Choreographer Doug Elkins assembled a group of 13 dancers and re-imagined The Sound of Music as the spectacular Fraulein Maria, a 70-minute movement extravaganza that we attended Saturday evening. Excerpting the best music from the film, he developed dance set pieces to complement the music. The show verged on vaudeville, and it could very easily have stepped over that threshold. But in Elkins's skilled hands, it never took that fatal trip. Instead, most of the dances were humorous (but not slapstick) takes on the film music--truly inspired and very well performed by the "friends." A tall brunette female dancer and a well-built black male dancer (who was one of three Fraulein Marias in the show) were particularly skilled and masterful (they appear on the right and left, respectively, in the image above). Though an absolutely frenetic--nearly spastic--hip-hop version of "Climb Every Mountain" was the show stopper at the performance that I attended, I actually thought that the dance conceived for "Do, Re, Mi" was far more powerful, interesting and entertaining; it built and built in intensity until reaching its near-orgasmic finale. Bravo!
Fraulein Maria has been preformed fairly frequently in New York since it was created in 2006, and will be preformed there again this winter. I can understand why it keeps getting reprised. It's fun, engaging, and will surely become a milestone in the contemporary dance repertoire. Also this weekend, we attended the 33rd-annual Philadelphia Museum of Art Craft Show at the Pennsylvania Convention Center in central Philadelphia. This is a high-end show (i.e., expensive [admission was $15 per person to benefit the art Museum] ) with 193 top-notch artisans. Of course, the pieces were all highest quality, and priced accordingly. We really didn't expect to buy anything; attending the show is equivalent to visiting a fine museum. Nevertheless, my wife did purchase a maroon cashmere scarf ($148) to keep her neck warm during the upcoming cold weather.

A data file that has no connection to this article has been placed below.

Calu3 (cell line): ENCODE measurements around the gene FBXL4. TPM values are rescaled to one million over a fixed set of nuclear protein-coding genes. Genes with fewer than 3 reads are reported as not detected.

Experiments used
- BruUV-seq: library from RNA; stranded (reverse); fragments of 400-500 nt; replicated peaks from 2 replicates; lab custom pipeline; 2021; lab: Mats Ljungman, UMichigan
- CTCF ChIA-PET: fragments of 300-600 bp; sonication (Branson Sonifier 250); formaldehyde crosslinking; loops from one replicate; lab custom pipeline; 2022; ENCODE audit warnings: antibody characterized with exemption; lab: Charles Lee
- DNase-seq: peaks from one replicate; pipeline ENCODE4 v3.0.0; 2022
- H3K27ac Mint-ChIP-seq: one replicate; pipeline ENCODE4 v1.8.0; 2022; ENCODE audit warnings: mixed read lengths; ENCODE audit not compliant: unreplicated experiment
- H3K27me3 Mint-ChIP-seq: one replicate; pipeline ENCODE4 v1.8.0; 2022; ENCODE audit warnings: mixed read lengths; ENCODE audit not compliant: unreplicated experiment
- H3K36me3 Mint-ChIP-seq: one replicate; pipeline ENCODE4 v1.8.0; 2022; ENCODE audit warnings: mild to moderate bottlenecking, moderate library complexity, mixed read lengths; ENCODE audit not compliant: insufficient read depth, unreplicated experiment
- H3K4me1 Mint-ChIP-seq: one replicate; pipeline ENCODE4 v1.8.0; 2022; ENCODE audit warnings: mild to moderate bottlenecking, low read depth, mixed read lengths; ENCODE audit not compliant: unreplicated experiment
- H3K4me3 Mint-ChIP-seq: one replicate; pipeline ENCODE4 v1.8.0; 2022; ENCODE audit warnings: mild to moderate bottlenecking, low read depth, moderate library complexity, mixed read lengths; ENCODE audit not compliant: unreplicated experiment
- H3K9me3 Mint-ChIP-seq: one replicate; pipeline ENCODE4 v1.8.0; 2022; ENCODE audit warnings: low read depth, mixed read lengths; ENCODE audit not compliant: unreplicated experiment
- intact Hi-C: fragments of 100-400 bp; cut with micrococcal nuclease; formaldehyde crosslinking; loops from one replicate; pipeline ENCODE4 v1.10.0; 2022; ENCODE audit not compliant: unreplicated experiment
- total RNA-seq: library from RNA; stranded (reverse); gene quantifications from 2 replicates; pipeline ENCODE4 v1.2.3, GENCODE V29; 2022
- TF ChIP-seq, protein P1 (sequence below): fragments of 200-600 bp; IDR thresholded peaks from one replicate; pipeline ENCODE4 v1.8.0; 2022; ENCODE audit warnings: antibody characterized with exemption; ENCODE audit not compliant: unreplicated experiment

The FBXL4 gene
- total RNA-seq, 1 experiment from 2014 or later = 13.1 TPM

In evaluating the show afterward, both of us agreed that we enjoy the huge but slightly more accessible American Craft Council show in Baltimore held at the end of February each year.
After we left the show, we went to Philadelphia's famous Reading Terminal Market, a huge space filled with butchers, bakers, and produce vendors, plus a lot of small restaurants. We had dinner at a creperie there--an interesting and out of the ordinary meal, for a change.